By Vincent L. Hall
It was a hot summer day, and the pavement on Northwest Highway in front of the Northeast Police substation had to be 108°. I’m not kidding, Stevie Wonder’s hit 1980 album title was right, it was “Hotter than July.” The Warriors had taken their familiar post, and we were exercising our first amendment rights. We never invoked our Second Amendment right to bear arms. Our mission was always to arrive and leave in peace and not pieces. Non-violent protests and resistance demands that you put your health and safety on the line.
We were taking “baby steps” through the crosswalk in a single line and formation. Our perfected technique helped us add as much as three minutes to the signal light’s length. Motorists on their way to work were mad as hell. Some of those people wore blue uniforms and were pissed. Something went awry, as things sometimes do, and I can’t say precisely what or when. Suddenly, a mercurial flash in my peripheral vision captured Commissioner John Wiley Price running in full gait. He seemed to have run a marathon in a minute. He pulled up to the officer, standing toe-to-toe and eye-to-eye.
Commissioner John Wiley Price and former Dallas Asst. Police Chief Don Stattford
By now, my position as a peacemaker and diplomat was in jeopardy. This one officer, whom we nicknamed “RoboCop,” was slightly under six-foot, all muscle, no neck. He looked like an Arnold Schwarzenegger cutout. Apparently, John was not nearly as impressed as me. I made my way to where all the kinetic energy was amassing. This confrontation was inevitable. Like I said, it was a hot day, and everyone’s nerves were frazzled. The area residents were restless and frankly sick of us. We heard the same familiar shouts. “Get a job! Why don’t you leave us alone? Go back to your neighborhood.”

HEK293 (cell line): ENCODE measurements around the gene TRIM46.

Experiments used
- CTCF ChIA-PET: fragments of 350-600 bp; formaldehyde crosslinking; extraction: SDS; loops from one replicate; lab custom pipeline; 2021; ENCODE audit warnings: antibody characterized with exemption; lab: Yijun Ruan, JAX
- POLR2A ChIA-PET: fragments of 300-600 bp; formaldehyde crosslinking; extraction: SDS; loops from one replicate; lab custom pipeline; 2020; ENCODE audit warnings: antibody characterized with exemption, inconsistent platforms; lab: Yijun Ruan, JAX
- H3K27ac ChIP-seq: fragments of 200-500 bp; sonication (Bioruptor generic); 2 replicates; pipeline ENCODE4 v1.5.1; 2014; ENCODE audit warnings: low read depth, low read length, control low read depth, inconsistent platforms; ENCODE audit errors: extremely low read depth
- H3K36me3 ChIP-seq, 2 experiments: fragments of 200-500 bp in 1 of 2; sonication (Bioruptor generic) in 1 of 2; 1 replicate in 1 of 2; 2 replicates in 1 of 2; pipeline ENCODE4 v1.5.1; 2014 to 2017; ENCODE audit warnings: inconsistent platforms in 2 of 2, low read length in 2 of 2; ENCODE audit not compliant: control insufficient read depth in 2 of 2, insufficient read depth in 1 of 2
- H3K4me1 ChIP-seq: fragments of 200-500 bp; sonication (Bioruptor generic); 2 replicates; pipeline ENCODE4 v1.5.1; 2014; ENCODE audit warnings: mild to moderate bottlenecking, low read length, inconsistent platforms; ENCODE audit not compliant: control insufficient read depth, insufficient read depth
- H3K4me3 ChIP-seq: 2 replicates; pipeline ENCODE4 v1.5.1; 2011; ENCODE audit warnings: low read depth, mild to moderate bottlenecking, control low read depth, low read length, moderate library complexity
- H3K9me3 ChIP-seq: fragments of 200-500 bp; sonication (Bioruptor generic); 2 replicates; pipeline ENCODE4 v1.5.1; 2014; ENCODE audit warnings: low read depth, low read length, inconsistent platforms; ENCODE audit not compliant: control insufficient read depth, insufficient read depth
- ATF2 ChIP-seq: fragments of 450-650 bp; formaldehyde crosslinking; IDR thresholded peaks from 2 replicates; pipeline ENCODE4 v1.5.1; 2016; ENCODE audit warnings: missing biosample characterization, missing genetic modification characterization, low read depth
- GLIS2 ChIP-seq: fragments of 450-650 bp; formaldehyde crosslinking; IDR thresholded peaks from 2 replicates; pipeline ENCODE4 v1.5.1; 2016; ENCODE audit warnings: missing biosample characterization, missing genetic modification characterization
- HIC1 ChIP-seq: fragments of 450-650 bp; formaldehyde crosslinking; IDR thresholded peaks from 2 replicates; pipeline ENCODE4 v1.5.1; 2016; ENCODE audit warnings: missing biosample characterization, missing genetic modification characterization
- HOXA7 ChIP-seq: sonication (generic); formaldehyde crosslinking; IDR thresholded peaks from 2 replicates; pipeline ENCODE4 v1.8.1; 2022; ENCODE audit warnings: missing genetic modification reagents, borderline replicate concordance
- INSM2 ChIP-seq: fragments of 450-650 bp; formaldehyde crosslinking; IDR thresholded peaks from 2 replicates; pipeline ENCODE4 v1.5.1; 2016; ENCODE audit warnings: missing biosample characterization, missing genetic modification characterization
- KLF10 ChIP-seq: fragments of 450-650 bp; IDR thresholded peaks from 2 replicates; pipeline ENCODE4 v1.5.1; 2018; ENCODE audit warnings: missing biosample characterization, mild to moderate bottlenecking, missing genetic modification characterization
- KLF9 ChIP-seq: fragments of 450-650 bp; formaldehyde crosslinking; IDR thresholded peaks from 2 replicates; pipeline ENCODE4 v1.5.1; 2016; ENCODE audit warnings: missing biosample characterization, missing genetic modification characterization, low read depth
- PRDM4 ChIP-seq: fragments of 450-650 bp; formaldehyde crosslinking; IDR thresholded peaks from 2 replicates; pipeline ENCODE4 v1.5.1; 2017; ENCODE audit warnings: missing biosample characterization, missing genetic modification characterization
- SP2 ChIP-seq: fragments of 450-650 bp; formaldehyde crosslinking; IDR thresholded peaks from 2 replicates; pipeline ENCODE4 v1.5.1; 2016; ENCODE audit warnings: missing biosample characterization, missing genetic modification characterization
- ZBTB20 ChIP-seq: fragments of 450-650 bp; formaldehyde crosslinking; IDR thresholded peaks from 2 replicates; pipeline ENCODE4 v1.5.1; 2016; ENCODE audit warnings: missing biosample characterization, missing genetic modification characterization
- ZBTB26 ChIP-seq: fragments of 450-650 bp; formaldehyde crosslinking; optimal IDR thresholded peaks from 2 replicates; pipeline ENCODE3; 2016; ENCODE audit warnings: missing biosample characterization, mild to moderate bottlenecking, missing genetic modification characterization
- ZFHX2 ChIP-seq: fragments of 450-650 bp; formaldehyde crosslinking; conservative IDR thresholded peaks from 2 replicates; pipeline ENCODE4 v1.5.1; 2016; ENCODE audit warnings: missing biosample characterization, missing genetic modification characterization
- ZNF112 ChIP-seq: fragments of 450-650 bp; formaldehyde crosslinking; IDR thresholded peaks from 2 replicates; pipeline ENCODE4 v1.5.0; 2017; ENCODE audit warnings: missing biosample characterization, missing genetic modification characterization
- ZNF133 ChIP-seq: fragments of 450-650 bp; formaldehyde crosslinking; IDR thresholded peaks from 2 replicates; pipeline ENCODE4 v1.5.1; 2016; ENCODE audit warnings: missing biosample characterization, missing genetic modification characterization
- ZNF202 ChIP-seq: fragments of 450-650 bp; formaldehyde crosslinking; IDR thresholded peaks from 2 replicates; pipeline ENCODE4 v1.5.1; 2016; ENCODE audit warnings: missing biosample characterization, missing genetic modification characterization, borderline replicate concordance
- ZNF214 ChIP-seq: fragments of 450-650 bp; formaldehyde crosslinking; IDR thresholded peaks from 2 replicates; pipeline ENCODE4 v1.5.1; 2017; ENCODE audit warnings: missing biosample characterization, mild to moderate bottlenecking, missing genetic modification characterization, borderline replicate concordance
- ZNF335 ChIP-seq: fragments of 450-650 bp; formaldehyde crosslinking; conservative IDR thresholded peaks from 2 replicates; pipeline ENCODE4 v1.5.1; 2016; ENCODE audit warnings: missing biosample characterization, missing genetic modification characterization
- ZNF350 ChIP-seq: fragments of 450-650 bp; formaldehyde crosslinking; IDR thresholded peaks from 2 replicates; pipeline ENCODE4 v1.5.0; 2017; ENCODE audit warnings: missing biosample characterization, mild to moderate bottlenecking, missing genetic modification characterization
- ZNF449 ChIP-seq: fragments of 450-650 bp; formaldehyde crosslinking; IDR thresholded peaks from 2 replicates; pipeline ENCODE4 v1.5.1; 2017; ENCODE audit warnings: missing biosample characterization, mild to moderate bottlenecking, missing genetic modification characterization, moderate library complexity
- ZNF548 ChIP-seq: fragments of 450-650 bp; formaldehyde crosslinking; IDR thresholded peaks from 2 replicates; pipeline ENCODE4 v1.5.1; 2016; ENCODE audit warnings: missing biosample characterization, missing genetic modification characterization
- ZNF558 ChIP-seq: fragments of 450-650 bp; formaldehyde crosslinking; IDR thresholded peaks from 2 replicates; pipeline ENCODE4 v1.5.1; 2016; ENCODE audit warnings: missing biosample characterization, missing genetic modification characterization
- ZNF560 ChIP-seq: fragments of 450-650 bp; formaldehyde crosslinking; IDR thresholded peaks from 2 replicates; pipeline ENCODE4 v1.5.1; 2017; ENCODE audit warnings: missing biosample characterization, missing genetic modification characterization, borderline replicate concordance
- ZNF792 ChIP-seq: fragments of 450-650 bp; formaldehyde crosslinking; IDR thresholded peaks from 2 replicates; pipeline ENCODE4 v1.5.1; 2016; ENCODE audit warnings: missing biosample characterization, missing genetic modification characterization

Expletives and racial slurs were a part of the daily regime that fed our resolve. This particular law-enforcement officer had his mind made up. He whispered to or gestured to John that he would whip his ass. John drew closer to him, standing all but on the officer’s toes and said something 25 years ago that I think you should consider. “No MF, you don’t have to drop the gun. Take off that goddamn badge. I’ll show you what time it is. You can keep the gun, just drop the badge.” It is contrary to his reputation, but John is a stickler for rules. That memorable exchange fell in my consciousness the other day while watching the amorphous hodge-podge of federal officers in Portland. Officers who were instructed to hide their badges contrary to the oath and pledge took when they received the badge.
If the badge means nothing, vigilantism, and “citizens” arrests will run rampant. Donald Trump’s Gestapo tactics are destroying police, judges, and respect for the rule of law. Any idiot can carry a gun, but badges and courts must be circumspect and above reproach. Anything less is chaos. Somebody needs to whisper to the “Naked Emperor” at 1600 BLM Plaza. When you devalue constitutional rights and procedural norms, you invite anarchy. It’s the badge stupid!